One of the highlights of this year’s Fringe Festival, Jace Clayton’s “Room 21,” was inspired by the Barnes Foundation’s eccentric arrangements of artwork. Even outside of the Barnes, however, surprising juxtapositions seem to be key to the curated performances. Past and present, virtual and physical, masculine and feminine — many of this year’s shows play with those dichotomies in intriguing and fascinating ways. Here are a few of the shows to catch in the 2016 Fringe Festival: "The Sincerity Project" "Room 21" "Pandaemonium" "Julius Caesar. Spared Parts" "Portrait of Myself as My Father" If You Go:
Team Sunshine Performance Corp. returns for the second installment of their confessional project, planned to unfold at two-year intervals over the course of 24 years. The inaugural show found the cast revealing plenty about their hopes and fears for the future (along with their bodies, culminating with a naked dance-off through the FringeArt stands), so this will allow audiences their first check-in on those life goals. (Sept. 8-18, various times, $29, Plays & Players Theater, 1714 Delancey Plaza)
Jace Clayton, aka DJ /rupture, chose a single room at the Barnes, along with items from Albert Barnes’ eclectic record collection, to create this show. "Room 21" contains an eclectic mix of Amish craftwork, a Modigliani painting, African masks, religious works and paintings by Barnes students, sparking a similarly eclectic performance piece from the New York-based artist, writer and performer. The hour-long concert will feature a blend of African and chamber musicians garbed in specially designed costumes. (Sept. 9, 7 p.m. - 10 p.m., $10, Barnes Foundation, 2025 Benjamin Franklin Pkwy.)
Two longtime Fringe favorites come together — sort of — in this multidisciplinary piece. Pig Iron company member Geoff Sobelle joins the Nichole Canuso Dance Company in a show that’s part dance performance, part rock concert, part experimental film, as two isolated people (Sobelle and Canuso) converge only on the screen of an abandoned drive-in movie screen somewhere in the Mojave Desert. (Sept. 14-17, 8 p.m. and Sept. 18, 3 p.m., $29, FringeArts, 140 N. Columbus Blvd.)
Risk-taking director Romeo Castellucci has become a festival regular since 2013, when his study of end-of-life issues “On the Concept of the Face, Regarding the Son of God” polarized audiences. Shakespeare would seem a shockingly tame subject for the Italian provocateur, though his approach to the Bard should prove no less controversial: Castellucci is smashing his own 1997 production of “Julius Caesar” into fragments, featuring a lead character who’s lost the use of his vocal chords and a monologue in which the actor has an endoscope inserted into his nostrils, allowing the audience to view the vibrations of his vocal chords in real time. (Sept. 22-24, 7 p.m, $38, The Navy Yard Building 694, 1701 Langley Ave..)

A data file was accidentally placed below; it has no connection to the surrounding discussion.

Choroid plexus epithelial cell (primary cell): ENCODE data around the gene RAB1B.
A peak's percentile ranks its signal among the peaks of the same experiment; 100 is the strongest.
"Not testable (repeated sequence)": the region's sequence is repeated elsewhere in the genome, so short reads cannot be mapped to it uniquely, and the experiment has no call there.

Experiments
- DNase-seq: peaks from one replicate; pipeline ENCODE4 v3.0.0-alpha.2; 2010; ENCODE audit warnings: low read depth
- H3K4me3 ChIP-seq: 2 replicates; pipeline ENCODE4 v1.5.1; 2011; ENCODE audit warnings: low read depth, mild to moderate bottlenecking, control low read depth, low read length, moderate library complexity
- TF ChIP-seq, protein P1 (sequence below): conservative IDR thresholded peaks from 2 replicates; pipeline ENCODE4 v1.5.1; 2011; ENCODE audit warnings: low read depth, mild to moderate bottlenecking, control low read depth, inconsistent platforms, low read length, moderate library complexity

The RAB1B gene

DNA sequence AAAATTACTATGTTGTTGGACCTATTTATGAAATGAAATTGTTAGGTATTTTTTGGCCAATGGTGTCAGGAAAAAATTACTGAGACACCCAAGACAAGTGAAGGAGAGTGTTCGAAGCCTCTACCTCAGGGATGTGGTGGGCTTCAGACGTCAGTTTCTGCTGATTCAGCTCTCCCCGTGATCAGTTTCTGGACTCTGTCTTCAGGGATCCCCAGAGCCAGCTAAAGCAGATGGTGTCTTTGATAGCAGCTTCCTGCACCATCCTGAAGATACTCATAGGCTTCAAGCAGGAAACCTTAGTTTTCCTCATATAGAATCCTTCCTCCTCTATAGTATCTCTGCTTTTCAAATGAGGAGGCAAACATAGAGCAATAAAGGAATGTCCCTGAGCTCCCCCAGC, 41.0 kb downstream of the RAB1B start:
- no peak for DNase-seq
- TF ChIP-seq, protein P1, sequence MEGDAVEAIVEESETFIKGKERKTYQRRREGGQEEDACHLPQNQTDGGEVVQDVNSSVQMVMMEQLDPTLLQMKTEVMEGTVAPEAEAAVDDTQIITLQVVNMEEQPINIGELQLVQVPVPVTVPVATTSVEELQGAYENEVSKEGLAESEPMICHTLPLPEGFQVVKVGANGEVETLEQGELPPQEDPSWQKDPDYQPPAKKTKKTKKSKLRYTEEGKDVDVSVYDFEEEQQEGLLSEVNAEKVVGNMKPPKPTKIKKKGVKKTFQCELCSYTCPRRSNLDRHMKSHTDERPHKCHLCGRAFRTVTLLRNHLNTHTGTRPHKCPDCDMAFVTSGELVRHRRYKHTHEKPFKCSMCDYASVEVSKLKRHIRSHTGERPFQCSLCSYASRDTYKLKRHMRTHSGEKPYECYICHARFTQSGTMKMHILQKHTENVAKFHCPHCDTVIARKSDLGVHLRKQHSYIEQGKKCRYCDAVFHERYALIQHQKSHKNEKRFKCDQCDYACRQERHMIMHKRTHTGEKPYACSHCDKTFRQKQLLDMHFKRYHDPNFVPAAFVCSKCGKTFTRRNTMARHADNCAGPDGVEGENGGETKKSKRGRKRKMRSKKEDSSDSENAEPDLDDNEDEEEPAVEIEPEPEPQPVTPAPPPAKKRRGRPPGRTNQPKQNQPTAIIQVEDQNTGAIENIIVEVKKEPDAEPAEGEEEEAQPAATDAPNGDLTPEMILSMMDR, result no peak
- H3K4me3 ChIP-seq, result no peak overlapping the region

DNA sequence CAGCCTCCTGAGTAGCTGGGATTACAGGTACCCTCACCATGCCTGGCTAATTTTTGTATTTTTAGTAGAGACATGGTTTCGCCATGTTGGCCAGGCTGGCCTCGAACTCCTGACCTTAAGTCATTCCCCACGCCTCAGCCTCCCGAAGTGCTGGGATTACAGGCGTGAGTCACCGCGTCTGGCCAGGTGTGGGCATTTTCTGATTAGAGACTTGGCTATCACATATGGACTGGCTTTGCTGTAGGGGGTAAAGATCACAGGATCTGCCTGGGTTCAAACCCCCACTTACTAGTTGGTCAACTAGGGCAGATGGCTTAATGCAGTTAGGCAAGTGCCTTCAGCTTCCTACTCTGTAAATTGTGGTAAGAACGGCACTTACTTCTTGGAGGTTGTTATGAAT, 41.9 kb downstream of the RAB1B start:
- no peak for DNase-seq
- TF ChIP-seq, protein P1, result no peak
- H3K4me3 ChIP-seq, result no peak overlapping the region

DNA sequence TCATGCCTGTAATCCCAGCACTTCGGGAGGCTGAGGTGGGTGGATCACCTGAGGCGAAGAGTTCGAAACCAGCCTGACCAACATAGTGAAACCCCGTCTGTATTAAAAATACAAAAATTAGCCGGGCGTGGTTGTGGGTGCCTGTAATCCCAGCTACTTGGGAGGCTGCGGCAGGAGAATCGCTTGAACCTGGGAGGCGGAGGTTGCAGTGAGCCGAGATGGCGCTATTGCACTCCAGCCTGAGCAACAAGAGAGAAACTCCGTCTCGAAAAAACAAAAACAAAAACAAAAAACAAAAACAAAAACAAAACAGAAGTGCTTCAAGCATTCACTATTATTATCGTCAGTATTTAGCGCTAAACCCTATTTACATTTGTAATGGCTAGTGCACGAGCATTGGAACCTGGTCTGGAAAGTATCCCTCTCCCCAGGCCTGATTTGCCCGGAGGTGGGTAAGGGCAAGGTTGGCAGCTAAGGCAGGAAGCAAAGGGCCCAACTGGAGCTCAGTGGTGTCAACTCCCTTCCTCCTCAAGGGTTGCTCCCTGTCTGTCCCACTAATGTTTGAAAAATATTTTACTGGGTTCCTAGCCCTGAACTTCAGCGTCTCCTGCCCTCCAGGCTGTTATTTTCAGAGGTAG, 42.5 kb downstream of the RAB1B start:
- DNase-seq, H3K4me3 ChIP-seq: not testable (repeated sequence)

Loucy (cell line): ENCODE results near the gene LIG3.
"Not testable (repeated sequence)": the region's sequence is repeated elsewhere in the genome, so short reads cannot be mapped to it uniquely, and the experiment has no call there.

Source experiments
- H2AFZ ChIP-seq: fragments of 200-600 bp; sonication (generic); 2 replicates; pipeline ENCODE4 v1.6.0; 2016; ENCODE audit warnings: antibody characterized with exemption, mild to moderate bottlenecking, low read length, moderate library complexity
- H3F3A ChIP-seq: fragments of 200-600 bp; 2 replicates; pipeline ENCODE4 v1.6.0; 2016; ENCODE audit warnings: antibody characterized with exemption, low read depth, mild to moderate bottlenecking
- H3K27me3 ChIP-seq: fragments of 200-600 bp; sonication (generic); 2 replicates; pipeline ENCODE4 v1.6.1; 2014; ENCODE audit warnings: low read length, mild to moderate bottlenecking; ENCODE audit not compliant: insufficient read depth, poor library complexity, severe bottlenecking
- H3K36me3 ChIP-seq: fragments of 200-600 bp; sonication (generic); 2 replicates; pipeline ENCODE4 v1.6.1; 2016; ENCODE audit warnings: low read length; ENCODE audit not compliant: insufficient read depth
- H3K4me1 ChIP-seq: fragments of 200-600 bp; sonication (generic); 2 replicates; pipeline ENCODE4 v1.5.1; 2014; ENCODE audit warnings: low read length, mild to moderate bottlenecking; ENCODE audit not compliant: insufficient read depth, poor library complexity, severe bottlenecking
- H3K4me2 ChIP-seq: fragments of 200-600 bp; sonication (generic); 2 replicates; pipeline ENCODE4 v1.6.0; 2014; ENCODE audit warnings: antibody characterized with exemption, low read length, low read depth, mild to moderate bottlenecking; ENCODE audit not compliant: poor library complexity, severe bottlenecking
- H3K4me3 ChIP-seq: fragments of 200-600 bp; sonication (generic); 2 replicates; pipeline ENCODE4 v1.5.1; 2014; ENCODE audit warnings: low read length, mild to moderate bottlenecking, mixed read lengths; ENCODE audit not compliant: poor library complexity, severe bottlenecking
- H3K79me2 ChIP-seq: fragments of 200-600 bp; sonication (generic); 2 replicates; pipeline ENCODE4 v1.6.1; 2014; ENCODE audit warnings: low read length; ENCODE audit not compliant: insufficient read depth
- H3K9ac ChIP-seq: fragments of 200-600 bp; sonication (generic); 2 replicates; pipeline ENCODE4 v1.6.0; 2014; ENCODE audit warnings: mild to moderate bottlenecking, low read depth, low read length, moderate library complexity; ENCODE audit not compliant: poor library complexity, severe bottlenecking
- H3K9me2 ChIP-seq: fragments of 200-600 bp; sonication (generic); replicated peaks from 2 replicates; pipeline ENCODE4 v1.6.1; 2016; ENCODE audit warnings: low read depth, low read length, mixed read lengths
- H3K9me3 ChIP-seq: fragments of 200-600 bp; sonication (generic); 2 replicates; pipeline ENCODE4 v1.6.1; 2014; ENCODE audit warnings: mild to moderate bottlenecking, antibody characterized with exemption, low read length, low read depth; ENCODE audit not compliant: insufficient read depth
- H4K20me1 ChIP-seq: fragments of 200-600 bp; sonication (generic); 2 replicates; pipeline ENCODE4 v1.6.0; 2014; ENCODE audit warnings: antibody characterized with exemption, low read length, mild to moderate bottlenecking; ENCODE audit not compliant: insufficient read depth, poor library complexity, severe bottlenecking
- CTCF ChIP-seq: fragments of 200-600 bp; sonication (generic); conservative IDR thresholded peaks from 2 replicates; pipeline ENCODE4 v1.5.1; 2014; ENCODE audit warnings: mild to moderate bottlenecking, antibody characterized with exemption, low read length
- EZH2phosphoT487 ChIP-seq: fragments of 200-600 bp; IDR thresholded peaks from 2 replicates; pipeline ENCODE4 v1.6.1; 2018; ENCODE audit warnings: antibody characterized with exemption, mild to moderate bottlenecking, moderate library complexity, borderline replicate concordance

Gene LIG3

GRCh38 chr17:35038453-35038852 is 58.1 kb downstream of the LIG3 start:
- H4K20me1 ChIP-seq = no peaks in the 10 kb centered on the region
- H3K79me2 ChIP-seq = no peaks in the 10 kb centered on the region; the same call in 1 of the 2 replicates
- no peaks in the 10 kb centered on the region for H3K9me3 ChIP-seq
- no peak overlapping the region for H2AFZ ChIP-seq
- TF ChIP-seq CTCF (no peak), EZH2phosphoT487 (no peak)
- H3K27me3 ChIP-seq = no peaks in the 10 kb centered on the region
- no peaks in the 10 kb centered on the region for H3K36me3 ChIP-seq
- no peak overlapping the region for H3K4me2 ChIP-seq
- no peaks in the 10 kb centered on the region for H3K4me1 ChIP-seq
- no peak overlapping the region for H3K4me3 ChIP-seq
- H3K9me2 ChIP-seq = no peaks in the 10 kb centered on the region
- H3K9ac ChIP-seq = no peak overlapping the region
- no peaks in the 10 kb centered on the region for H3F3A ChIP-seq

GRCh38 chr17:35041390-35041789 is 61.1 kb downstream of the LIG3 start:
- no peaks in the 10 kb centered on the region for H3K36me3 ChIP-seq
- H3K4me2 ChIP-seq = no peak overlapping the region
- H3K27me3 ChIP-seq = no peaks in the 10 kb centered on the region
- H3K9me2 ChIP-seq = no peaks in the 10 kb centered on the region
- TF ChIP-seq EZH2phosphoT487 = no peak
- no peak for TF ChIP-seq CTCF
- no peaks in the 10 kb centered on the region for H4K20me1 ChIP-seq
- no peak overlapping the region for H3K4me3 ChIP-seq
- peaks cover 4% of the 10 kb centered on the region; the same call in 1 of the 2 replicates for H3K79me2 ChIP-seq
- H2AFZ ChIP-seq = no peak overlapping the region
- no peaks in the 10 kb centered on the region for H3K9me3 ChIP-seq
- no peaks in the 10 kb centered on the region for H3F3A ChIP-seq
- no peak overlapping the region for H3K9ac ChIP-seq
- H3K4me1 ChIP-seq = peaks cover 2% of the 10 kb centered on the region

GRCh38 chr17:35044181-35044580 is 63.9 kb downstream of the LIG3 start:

One of three African-related shows in this year’s festival, “portrait” was conceived by Zimbabwe native Nora Chipaumire as an invented biography of the father she never knew. Set inside a boxing ring on the terrace of the Philadelphia Museum of Art’s Perelman Building, the piece allows the dancer-choreographer, raised by women, to conjure her own image of masculinity as she literally tethers herself to her imagined father figure. (Sept. 23-24, 7 p.m., $29, Perelman Building, Philadelphia Museum of Art, 2525 Pennsylvania Ave.)
2016 Fringe Festival
Box office: Haas Biergarten at Fringe Arts
140 N. Columbus Blvd., 215-413-1318
One of the highlights of this year’s Fringe Festival, Jace Clayton’s “Room 21,” was inspired by the Barnes Foundation’s eccentric arrangements of artwork. Even outside of the Barnes, however, surprising juxtapositions seem to be key to the curated performances. Past and present, virtual and physical, masculine and feminine — many of this year’s shows play with those dichotomies in intriguing and fascinating ways. Here are a few of the shows to catch in the 2016 Fringe Festival:
"The Sincerity Project"
"Julius Caesar. Spared Parts"
"Portrait of Myself as My Father"
If You Go: